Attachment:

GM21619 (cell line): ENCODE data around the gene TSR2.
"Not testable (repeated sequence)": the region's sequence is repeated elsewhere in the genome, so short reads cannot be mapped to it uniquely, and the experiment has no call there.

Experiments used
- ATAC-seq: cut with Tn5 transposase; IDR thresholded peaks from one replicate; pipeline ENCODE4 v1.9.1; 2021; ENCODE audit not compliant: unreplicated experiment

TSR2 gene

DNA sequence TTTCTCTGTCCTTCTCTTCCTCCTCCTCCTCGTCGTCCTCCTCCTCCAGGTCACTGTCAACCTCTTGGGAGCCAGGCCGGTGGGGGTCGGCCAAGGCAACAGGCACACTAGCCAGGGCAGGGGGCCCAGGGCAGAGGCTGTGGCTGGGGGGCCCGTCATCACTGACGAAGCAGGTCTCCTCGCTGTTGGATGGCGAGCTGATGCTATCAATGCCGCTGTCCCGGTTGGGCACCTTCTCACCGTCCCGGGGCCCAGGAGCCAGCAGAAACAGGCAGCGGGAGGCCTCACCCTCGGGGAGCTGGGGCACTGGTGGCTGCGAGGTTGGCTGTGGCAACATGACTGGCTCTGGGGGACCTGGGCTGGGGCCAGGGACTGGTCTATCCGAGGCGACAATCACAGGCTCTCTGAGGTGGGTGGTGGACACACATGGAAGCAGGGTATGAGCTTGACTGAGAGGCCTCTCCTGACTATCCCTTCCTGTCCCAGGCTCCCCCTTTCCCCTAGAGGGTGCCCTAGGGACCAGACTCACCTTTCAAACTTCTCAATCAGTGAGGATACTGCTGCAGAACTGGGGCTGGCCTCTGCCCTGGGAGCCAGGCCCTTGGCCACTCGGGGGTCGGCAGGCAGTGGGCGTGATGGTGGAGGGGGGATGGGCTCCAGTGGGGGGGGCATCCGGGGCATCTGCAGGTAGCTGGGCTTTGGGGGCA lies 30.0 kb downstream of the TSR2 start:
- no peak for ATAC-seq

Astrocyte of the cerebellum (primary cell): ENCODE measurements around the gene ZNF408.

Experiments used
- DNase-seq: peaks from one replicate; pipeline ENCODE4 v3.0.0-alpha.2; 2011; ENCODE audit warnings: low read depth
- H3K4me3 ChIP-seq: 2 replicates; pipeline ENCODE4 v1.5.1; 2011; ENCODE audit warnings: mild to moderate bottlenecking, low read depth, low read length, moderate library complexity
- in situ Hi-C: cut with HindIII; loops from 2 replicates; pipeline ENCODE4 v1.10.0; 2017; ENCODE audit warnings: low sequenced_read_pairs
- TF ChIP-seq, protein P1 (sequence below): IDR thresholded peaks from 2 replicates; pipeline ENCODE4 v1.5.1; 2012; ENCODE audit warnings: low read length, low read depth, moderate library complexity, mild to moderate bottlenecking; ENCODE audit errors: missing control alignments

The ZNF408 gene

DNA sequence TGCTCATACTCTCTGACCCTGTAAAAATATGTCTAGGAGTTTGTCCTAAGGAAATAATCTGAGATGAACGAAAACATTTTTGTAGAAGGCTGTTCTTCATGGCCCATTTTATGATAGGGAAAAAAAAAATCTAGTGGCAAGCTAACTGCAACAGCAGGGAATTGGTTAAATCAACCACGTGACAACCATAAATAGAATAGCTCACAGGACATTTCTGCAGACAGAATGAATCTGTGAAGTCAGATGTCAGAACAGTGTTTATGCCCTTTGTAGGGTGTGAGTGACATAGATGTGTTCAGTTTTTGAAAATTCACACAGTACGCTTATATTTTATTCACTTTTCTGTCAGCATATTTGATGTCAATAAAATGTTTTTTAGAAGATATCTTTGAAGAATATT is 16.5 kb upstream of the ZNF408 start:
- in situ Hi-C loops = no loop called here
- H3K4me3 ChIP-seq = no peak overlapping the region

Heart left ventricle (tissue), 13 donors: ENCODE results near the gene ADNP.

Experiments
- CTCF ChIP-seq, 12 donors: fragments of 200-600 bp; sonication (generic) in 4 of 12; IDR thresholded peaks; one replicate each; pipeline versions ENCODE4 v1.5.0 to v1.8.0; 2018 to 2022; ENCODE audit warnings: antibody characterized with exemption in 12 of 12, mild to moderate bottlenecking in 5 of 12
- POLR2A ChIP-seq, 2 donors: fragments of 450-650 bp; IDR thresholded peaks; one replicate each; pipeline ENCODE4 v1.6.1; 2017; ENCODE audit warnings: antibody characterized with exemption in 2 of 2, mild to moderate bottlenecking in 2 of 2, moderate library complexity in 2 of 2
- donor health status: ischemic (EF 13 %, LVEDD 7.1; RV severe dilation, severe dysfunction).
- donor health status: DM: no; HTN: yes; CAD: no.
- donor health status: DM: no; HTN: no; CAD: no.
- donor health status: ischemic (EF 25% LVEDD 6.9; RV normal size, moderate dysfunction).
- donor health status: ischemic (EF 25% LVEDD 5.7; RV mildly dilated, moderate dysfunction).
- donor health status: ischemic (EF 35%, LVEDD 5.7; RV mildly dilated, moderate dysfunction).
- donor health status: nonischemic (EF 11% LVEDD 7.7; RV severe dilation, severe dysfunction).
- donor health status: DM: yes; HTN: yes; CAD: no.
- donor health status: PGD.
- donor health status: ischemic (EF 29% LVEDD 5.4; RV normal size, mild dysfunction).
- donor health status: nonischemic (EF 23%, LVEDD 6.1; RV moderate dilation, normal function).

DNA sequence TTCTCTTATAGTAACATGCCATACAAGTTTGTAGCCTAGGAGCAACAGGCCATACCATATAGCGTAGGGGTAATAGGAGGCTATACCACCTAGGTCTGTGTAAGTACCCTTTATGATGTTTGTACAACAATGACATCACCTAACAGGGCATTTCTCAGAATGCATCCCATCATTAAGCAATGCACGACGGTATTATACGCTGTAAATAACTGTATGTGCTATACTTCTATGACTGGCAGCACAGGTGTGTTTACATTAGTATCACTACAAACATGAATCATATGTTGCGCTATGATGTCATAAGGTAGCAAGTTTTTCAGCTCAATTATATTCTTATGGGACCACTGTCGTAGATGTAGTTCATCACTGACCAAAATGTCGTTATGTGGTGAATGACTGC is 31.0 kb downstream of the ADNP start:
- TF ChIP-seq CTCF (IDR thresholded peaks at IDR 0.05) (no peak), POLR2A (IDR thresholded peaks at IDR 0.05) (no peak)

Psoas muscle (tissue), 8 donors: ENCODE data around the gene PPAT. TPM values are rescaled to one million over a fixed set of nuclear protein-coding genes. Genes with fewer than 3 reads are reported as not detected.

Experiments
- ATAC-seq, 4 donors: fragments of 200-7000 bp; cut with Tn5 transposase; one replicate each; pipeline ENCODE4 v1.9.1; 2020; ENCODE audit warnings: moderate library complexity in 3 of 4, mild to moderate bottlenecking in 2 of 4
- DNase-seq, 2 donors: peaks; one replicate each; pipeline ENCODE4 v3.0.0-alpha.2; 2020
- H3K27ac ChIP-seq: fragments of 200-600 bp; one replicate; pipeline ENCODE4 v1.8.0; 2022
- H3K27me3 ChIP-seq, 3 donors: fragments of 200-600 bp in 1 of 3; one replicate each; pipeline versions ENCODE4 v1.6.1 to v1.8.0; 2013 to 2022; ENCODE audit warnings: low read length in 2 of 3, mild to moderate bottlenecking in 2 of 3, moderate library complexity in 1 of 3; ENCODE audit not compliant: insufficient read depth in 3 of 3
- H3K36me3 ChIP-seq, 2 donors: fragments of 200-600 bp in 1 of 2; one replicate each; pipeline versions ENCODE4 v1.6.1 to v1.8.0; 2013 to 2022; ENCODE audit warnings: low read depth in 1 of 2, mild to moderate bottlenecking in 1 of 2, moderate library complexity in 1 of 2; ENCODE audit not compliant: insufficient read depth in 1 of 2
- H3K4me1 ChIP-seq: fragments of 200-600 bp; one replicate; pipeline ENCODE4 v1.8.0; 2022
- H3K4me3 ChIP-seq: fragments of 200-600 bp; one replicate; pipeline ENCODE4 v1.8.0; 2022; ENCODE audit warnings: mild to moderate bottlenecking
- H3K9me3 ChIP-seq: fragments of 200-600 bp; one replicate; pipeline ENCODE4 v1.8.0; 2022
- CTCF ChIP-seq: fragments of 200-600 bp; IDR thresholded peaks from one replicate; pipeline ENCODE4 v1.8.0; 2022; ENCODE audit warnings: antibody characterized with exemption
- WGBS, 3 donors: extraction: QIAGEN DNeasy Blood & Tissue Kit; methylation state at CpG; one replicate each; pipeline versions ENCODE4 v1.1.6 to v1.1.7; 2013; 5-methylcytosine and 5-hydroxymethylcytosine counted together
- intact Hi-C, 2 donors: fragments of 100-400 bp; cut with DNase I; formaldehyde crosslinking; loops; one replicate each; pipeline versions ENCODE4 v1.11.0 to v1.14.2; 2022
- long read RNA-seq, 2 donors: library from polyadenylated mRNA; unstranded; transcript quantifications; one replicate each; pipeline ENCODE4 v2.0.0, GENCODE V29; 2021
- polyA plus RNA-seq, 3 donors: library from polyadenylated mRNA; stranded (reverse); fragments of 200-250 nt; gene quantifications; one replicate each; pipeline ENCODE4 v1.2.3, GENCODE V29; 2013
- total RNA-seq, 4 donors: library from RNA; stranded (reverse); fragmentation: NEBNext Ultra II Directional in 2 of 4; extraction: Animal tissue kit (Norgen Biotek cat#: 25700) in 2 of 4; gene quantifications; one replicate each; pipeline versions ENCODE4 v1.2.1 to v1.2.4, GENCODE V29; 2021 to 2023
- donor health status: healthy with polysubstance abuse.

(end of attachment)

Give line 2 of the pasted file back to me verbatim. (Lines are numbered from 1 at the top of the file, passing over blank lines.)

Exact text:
"Not testable (repeated sequence)": the region's sequence is repeated elsewhere in the genome, so short reads cannot be mapped to it uniquely, and the experiment has no call there.